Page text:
By financial standards, ecoterrorists have been very effective. ELF's campaign of property destruction has cost some $43 million since 1996, including the 1998 firebombing of the Vail, Colorado, ski resort that resulted in $12 million in damage. It has also generated considerable media attention in order to air its grievances. However, ELF has been less successful at stopping or slowing the development it seeks to prevent. In fact, those who have had property destroyed often feel a renewed resolve to continue with their projects so as "not to give in to terrorists." Of the sixteen major actions taken by the ELF in 2001, none have resulted in the permanent closure of a business or facility. The Vail ski resort, in fact, was rebuilt on a larger scale.
Very few ELF activists have been caught so far, due in large part to the anonymous and decentralized structure of ELF. Each cell operates individually and anonymously, and only notifies the ELF press office after an action has occurred. This strategy has frustrated the FBI and other law enforcement agencies, who have referred to the ELF as the nation's number one domestic terrorist threat. Although ELF claims that one of its primary rules of engagement is to cause no harm to any human or animal, the FBI Counterterrorism Division has argued that the frequency and intensity of its actions are increasing, and it is only a matter of time before someone is killed. The FBI may have some fears on that ground: ELF, along with a British group called Stop
Arson damage at a ski resort in Vail, Colorado. (© Affleck Jack/Corbis Sygma. Reproduced by permission.
Huntingdon Animal Cruelty (SHAC), has openly espoused more violent actions and stated that they may no longer hold the line against harming humans. In addition, congressional hearings chaired by Rep. Scott MacInnes of Colorado on February 12, 2002, called on mainstream environmental organizations to disavow ecoterror groups like ELF.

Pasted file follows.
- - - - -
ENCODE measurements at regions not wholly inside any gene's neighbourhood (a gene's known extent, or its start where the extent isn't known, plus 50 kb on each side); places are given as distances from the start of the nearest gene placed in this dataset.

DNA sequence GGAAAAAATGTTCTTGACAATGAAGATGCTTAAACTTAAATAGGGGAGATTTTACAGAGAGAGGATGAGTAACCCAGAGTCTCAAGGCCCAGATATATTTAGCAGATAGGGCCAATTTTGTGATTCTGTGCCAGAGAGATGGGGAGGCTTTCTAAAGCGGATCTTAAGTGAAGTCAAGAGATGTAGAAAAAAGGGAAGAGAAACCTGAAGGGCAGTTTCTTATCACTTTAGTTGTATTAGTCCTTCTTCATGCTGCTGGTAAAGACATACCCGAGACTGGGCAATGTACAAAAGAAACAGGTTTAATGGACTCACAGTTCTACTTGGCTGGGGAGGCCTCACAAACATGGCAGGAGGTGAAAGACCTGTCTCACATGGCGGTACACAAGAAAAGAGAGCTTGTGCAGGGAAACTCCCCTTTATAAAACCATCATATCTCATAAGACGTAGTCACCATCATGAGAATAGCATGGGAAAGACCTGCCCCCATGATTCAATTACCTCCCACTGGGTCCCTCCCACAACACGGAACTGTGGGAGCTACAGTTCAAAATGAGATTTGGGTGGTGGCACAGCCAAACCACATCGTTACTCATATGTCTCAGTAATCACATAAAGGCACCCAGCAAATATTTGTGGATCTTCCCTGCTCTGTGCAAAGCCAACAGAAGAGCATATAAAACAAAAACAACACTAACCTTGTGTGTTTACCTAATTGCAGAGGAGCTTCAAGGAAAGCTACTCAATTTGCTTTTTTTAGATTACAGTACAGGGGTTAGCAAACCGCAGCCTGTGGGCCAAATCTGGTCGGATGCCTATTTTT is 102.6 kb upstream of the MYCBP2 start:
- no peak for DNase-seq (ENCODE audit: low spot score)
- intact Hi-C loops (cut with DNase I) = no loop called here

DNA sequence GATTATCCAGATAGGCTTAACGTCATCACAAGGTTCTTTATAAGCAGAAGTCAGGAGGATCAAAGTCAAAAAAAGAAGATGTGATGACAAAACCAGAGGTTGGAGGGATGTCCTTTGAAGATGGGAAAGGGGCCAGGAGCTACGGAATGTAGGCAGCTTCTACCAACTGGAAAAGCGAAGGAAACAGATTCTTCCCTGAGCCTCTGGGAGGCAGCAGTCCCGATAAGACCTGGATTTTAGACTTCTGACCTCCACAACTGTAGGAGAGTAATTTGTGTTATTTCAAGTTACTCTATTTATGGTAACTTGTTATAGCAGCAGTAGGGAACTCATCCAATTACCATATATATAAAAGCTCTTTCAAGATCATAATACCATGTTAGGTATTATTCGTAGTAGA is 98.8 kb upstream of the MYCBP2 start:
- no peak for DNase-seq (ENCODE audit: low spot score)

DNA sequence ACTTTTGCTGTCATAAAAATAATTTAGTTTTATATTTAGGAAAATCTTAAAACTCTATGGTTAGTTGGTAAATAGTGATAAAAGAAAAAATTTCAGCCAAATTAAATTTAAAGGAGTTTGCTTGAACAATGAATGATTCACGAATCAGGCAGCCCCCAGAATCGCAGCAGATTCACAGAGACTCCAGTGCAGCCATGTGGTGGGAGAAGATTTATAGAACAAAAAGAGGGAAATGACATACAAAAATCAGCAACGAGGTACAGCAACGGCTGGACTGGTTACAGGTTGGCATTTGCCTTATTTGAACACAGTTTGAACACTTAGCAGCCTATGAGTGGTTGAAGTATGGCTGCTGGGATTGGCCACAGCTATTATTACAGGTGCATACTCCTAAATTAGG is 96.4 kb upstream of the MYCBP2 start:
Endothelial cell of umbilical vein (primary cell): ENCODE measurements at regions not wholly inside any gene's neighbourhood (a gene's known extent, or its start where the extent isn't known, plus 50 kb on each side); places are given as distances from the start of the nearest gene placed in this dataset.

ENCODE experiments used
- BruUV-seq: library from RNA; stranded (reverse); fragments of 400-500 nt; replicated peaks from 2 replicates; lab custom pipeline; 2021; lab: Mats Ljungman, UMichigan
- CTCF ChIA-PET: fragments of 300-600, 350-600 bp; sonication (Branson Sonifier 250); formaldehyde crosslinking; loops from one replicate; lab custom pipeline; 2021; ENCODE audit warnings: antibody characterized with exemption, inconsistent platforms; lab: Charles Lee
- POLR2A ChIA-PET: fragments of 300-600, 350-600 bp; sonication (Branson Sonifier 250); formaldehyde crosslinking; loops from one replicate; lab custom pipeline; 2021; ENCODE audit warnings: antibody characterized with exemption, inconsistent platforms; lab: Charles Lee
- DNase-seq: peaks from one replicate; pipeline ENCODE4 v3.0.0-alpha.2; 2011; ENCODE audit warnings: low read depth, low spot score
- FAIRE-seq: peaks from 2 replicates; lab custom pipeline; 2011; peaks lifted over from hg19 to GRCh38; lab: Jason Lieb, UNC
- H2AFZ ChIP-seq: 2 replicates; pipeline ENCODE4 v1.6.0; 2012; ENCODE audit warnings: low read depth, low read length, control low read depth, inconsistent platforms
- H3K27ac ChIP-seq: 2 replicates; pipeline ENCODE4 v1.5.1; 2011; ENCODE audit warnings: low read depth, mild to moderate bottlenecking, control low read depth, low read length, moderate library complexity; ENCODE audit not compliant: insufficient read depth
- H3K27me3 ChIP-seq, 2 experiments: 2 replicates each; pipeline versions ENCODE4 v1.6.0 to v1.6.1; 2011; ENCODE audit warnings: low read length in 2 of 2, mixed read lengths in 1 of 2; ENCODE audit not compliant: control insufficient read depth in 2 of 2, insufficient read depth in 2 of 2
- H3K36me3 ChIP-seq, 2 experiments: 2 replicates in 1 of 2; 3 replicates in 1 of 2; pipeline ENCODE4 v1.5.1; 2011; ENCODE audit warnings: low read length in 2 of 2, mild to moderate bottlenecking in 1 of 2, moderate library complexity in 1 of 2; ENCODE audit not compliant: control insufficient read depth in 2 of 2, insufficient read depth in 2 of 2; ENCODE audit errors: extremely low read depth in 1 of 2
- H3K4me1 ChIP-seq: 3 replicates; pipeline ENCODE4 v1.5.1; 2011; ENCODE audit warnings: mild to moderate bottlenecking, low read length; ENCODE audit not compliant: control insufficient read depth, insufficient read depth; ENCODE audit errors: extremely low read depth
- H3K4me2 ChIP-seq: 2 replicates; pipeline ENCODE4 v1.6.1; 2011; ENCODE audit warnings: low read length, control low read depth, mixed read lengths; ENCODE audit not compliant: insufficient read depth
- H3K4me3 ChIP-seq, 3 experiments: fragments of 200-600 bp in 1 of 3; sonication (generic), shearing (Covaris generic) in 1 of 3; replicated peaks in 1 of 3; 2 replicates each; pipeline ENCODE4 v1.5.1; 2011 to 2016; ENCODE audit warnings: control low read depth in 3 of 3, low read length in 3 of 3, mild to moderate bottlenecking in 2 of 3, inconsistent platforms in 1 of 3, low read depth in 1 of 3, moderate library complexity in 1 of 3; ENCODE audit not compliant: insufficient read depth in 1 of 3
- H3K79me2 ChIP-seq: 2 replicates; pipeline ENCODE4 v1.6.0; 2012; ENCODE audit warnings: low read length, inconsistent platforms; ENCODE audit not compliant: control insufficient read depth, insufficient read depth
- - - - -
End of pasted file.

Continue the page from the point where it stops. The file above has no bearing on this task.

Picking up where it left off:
The FBI has also formed joint terrorism task forces with local police around the country to investigate ELF actions. However, although COIN-TELPRO, the official FBI domestic counterintelligence program, was moth-balled in 1971, some environmental groups feel that they have been harassed by FBI investigations of their legal activities, such as demonstrations and protests. Furthermore, they assert that the FBI has intentionally bungled its investigations of violence against environmentalists, such as the 1990 Oakland car bombing of former Earth First! activists Judi Bari and Darryl Cher-ney. In June 2002, a federal jury agreed, awarding $4.4 million to Cherney and the estate of Bari, who died of cancer in 1997. Whether the new Department of Homeland Security will inherit the COINTELPRO mantle remains to be seen.
A new nonprofit group, Stop Eco-Violence, formed in Portland, Oregon, to demonstrate the harm of ecoterrorism to communities where it occurs. Stop Eco-Violence hopes to expose the terrorists and their funders, and assist law enforcement agencies by serving as a public clearinghouse to track ecoterrorism cases.
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